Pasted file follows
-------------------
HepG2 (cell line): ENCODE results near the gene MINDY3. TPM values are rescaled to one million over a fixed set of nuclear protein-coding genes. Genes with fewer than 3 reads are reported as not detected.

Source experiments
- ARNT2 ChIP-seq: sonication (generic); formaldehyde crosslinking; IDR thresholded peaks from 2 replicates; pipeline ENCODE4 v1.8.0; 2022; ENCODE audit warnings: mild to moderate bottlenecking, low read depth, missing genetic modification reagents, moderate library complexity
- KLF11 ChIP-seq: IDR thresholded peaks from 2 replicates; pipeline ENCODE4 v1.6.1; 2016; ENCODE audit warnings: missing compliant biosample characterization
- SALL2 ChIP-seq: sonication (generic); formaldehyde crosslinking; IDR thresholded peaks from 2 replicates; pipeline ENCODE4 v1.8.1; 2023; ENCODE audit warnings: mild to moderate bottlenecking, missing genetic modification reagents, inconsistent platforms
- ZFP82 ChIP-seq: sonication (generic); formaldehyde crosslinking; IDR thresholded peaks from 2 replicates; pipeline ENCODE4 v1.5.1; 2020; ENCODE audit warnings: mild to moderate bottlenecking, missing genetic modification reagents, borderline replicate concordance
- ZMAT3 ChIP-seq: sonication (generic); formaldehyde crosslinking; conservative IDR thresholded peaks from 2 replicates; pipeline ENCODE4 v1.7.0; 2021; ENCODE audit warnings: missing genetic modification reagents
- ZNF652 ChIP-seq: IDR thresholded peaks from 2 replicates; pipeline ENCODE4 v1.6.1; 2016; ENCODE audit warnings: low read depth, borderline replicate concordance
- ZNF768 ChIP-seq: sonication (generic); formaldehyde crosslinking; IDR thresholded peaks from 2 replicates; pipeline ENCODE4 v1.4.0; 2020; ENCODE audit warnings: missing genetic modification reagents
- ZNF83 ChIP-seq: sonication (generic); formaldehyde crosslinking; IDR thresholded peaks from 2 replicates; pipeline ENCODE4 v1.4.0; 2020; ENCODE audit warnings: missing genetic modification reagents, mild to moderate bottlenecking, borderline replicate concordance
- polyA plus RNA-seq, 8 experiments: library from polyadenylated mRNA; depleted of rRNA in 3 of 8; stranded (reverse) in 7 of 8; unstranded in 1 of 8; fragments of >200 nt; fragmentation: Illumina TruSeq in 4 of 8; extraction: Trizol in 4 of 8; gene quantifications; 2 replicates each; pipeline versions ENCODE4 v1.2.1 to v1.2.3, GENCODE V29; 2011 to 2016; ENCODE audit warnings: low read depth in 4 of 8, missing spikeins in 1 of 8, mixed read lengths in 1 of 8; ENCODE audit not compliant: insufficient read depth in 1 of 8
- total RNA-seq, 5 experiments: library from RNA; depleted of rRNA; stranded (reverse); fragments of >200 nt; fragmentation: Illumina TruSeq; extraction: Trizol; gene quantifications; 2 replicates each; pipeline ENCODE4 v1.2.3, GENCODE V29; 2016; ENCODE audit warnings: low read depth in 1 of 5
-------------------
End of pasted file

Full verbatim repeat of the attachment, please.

HepG2 (cell line): ENCODE results near the gene MINDY3. TPM values are rescaled to one million over a fixed set of nuclear protein-coding genes. Genes with fewer than 3 reads are reported as not detected.

Source experiments
- ARNT2 ChIP-seq: sonication (generic); formaldehyde crosslinking; IDR thresholded peaks from 2 replicates; pipeline ENCODE4 v1.8.0; 2022; ENCODE audit warnings: mild to moderate bottlenecking, low read depth, missing genetic modification reagents, moderate library complexity
- KLF11 ChIP-seq: IDR thresholded peaks from 2 replicates; pipeline ENCODE4 v1.6.1; 2016; ENCODE audit warnings: missing compliant biosample characterization
- SALL2 ChIP-seq: sonication (generic); formaldehyde crosslinking; IDR thresholded peaks from 2 replicates; pipeline ENCODE4 v1.8.1; 2023; ENCODE audit warnings: mild to moderate bottlenecking, missing genetic modification reagents, inconsistent platforms
- ZFP82 ChIP-seq: sonication (generic); formaldehyde crosslinking; IDR thresholded peaks from 2 replicates; pipeline ENCODE4 v1.5.1; 2020; ENCODE audit warnings: mild to moderate bottlenecking, missing genetic modification reagents, borderline replicate concordance
- ZMAT3 ChIP-seq: sonication (generic); formaldehyde crosslinking; conservative IDR thresholded peaks from 2 replicates; pipeline ENCODE4 v1.7.0; 2021; ENCODE audit warnings: missing genetic modification reagents
- ZNF652 ChIP-seq: IDR thresholded peaks from 2 replicates; pipeline ENCODE4 v1.6.1; 2016; ENCODE audit warnings: low read depth, borderline replicate concordance
- ZNF768 ChIP-seq: sonication (generic); formaldehyde crosslinking; IDR thresholded peaks from 2 replicates; pipeline ENCODE4 v1.4.0; 2020; ENCODE audit warnings: missing genetic modification reagents
- ZNF83 ChIP-seq: sonication (generic); formaldehyde crosslinking; IDR thresholded peaks from 2 replicates; pipeline ENCODE4 v1.4.0; 2020; ENCODE audit warnings: missing genetic modification reagents, mild to moderate bottlenecking, borderline replicate concordance
- polyA plus RNA-seq, 8 experiments: library from polyadenylated mRNA; depleted of rRNA in 3 of 8; stranded (reverse) in 7 of 8; unstranded in 1 of 8; fragments of >200 nt; fragmentation: Illumina TruSeq in 4 of 8; extraction: Trizol in 4 of 8; gene quantifications; 2 replicates each; pipeline versions ENCODE4 v1.2.1 to v1.2.3, GENCODE V29; 2011 to 2016; ENCODE audit warnings: low read depth in 4 of 8, missing spikeins in 1 of 8, mixed read lengths in 1 of 8; ENCODE audit not compliant: insufficient read depth in 1 of 8
- total RNA-seq, 5 experiments: library from RNA; depleted of rRNA; stranded (reverse); fragments of >200 nt; fragmentation: Illumina TruSeq; extraction: Trizol; gene quantifications; 2 replicates each; pipeline ENCODE4 v1.2.3, GENCODE V29; 2016; ENCODE audit warnings: low read depth in 1 of 5